Women Innovating Change in—and through—Business

Catherine Connelly is the CEO of Merida Meridian, an innovative, natural fibers textile business that creates custom designed, market-ready rugs. Sounds nice and maybe a little boring on the surface, but Catherine has made a huge commitment to building a better work system that calls on people to be self-directed within an overall strategy with a big, built-in promise. She wants them to perform as a jazz ensemble rather than an orchestra, with no conductor leading the performance. In a system like this, how will people deliver on commitments? Better, it turns out.

A Rationale for Taking On this Rewrite of Business’s Sacred Cows

    1. Humans contribute at their highest level and are most creative when they grow and develop and can put something unique from themselves into the work. This produces intrinsic motivation, which exceeds all comparisons with carrot-and-stick methods.


    1. The greatest business successes come from deep connections to consumers and clients, knowing them better than they know themselves and becoming members of their outsourced R&D and strategic thinking teams. This allows them to develop strategies for innovations based on their businesses’ unique characters. Then you challenge your own organization to bring the right technology and creativity to make it possible. Talk about ecstatic customers!


  1. You ask everyone involved in making this happen to make a promise-beyond-ableness that ensures success and compels them to grow in the process. What they learn really benefits their customers within their markets. At Merida, the workforce and the supply teams get stretched into completely new territories with more capability to make the new promises for the next customers when they are done. This is the foundation.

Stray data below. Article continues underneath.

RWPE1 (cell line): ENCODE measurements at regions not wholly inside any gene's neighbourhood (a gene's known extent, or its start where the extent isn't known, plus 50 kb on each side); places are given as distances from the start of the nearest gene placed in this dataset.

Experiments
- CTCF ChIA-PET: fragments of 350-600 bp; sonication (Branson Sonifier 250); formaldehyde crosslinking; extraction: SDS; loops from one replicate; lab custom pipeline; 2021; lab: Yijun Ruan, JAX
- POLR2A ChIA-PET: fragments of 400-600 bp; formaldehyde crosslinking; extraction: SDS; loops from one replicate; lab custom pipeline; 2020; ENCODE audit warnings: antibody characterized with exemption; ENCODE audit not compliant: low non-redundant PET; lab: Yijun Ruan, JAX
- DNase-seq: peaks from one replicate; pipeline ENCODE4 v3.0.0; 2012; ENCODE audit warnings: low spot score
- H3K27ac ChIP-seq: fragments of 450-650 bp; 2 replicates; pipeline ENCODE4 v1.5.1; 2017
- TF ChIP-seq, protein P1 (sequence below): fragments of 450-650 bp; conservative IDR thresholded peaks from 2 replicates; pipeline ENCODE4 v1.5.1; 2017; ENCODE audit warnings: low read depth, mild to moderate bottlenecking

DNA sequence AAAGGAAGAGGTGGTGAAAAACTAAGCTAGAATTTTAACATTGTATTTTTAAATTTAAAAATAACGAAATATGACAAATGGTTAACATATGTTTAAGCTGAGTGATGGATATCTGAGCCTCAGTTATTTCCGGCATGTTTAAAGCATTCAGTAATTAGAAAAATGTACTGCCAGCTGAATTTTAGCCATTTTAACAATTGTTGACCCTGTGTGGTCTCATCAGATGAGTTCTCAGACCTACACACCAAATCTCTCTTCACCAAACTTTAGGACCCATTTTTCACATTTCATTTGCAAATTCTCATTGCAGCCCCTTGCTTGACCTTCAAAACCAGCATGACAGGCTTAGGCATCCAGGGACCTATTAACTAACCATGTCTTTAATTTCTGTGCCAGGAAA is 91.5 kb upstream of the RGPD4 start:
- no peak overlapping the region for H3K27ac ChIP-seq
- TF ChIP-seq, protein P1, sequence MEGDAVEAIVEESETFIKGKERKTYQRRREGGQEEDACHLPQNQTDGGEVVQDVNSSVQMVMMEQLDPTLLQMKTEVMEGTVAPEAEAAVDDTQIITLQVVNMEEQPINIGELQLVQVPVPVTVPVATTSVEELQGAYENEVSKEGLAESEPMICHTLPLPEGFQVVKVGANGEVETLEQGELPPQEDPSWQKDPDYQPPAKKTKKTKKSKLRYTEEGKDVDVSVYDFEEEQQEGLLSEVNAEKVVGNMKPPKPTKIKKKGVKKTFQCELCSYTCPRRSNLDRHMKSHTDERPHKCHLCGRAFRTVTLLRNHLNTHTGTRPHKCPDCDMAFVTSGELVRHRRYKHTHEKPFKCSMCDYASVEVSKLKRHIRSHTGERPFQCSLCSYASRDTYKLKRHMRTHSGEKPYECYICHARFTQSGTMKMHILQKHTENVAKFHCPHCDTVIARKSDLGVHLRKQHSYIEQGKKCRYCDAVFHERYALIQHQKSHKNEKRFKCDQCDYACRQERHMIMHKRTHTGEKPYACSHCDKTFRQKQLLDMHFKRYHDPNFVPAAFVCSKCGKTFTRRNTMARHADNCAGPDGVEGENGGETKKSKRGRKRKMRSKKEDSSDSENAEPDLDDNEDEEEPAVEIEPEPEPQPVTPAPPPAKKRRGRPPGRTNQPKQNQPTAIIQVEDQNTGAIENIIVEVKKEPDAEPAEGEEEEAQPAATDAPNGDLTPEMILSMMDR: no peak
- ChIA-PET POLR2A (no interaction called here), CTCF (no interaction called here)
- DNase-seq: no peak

Three Keys to Success: Innovative Practices

    1. Reimage Market Research and Product Design: Set up Buyer Node Teams instead. These are teams of people who are committed to becoming sources of innovation for a particular approach to life by a set of customers that are imbedded in the strategic direction of the business. At Merida, these teams are trend leaders who always want to be ahead and leading others, concept creators who love to wrap everything around a great idea and can be eclectic then in their choices; and bespoke customizers, who never do anything the same way twice, even with new customers. These groups become the customer/client’s constant companions in thinking and creating.


The idea is to bring unique ideas that make the client’s life work so much better because some one is innovating for them and always has their backs. Each person in the organization is on one of these teams, no matter what their role. The groups are a mix of all functions and act as champions for the success of the customer/client. This is radically different from tracking market segments and counting customer satisfaction surveys.

    1. Make Big Promises Beyond What You Currently Know How To Do: At Merida, every person or cluster of people make a commitment—a promise to innovate and create an idea, process or offering that will really make a difference to the customer. These innovation promises are always required to be beyond the person’s current capability or ableness and they are really called upon to figure it out. This starts with not knowing how but knowing that getting it done will really help the client. Some promises are very complex and some are simpler.